Brooks Says She Is Vindicated of Hacking After Acquittal

June 26 (Bloomberg) -- Rebekah Brooks, the former head of News Corp.’s U.K. unit, said she was vindicated by a jury’s decision to acquit her as she spoke publicly for the first time since the verdicts. (Source: Bloomberg)

Rebekah Brooks, the former head of News Corp. (NWSA)’s U.K. unit, said she was vindicated by a jury’s decision to acquit her as she spoke publicly for the first time since the verdicts.

“The last few years have been tough for both of us,” Brooks told a throng of reporters outside her London home, alongside her husband, Charlie. “I am innocent of the crimes I have been charged with.”

Brooks, the 46-year-old former editor of the News of the World at the center of an eight-month trial into wrongdoing at two News Corp. tabloids, was cleared June 24 of all charges against her relating to phone hacking, bribery and perverting the course of justice. Charlie Brooks was cleared by the jury of obstructing justice.

“It’s been a time of reflection for me,” Brooks said as she struggled to be heard over reporters who repeatedly shouted out questions. “I’ve learned some valuable lessons.”

The verdicts were the climax of a scandal that erupted amid the discovery that reporters at the News of the World tabloid hacked the phone of a murdered teenager, Milly Dowler. Chairman Rupert Murdoch closed the newspaper in 2011 in a bid to temper public outrage over the hacking of Dowler’s phone.

Coulson Questions

Andy Coulson, another former editor of the News of the World who went on to become a media adviser to U.K. Prime Minister David Cameron, was the only one of seven defendants convicted and was found guilty of one count of phone hacking.

During the trial, prosecutors revealed that Brooks and Coulson had an affair that lasted at least six years while they worked together at News Corp. Brooks didn’t answer questions reporters shouted about Coulson and the relationship.

The trial doesn’t necessarily spell the end of the woes for News Corp.’s U.K. business as prosecutors are mulling whether to press corporate charges against the company. Other News Corp. journalists face criminal trials over bribing public official that will stretch into next year.

“I can’t say too much today, I have to be careful for my former colleagues,” Brooks said as she finished her statement.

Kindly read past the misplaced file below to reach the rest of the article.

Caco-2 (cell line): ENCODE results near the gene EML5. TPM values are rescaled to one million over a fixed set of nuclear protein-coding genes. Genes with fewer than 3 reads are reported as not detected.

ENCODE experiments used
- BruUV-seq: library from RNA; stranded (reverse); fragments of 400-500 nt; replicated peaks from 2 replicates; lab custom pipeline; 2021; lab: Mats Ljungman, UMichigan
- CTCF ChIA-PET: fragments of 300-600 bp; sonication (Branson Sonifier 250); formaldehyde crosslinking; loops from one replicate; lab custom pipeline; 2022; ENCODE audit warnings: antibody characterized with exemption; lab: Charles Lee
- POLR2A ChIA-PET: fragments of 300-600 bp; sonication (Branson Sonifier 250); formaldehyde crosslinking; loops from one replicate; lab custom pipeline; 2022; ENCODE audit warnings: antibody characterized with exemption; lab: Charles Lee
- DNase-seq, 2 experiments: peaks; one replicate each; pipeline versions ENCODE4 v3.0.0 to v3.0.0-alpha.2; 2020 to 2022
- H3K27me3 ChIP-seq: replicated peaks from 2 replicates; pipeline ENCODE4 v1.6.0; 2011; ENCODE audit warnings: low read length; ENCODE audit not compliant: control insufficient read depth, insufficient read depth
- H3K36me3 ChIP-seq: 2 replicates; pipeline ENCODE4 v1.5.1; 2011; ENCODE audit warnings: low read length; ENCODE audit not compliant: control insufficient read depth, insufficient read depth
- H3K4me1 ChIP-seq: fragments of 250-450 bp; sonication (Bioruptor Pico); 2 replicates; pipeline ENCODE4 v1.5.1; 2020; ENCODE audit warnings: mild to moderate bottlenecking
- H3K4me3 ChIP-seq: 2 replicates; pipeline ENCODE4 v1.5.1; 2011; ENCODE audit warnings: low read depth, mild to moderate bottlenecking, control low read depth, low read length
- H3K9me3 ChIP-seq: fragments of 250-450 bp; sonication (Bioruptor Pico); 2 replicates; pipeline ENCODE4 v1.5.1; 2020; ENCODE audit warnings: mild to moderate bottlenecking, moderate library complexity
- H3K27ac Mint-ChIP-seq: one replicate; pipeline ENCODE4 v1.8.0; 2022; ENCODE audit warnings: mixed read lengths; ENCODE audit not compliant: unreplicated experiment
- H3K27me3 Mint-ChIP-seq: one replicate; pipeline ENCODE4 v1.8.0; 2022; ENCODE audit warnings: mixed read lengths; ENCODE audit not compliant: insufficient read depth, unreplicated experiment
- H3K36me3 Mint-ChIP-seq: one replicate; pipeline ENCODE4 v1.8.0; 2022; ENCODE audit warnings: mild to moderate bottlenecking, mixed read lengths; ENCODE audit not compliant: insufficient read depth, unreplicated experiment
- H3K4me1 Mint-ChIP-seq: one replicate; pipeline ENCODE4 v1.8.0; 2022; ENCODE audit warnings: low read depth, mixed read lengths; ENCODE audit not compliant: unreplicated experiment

Brooks has been the focus of the media coverage since the phone-hacking scandal erupted in 2011. During a two-week period, the News of the World was closed, she resigned her post and then was arrested by police.

Maelstrom of Controversy

“When I was arrested it was in the middle of a maelstrom of controversy, politics and comment,” Brooks said. “Some of that was fair but much of it wasn’t.”

Her husband, who sat with his wife nearly every day of the trial, said they had maintained their innocence all along.

“Everything, absolutely everything we said two years ago has proved to be true,” Charlie Brooks said as he stood with his arm around his wife. The couple got into a black car to head for their country home in Oxfordshire.

Murdoch, who flew into London this morning, supported Brooks throughout the process and failed in his attempts to stop her from resigning in July 2011. At the time, Murdoch and Brooks appeared in the street outside his Mayfair apartment to be surrounded by photographers and television crews. What was his priority, Murdoch was asked. “This one,” he said, gesturing at Brooks.

The jury couldn’t reach a decision on two charges of bribing public officials against Coulson, 46, and Clive Goodman, a former reporter at the newspaper. U.K. prosecutors are expected to make a decision whether to pursue a retrial against Coulson next week.

To contact the reporters on this story: Jeremy Hodges in London at jhodges17@bloomberg.net; Andrea Gerlin in London at agerlin@bloomberg.net

To contact the editors responsible for this story: Anthony Aarons at aaarons@bloomberg.net Eddie Buckle

Bloomberg reserves the right to remove comments but is under no obligation to do so, or to explain individual moderation decisions.

Please enable JavaScript to view the comments powered by Disqus.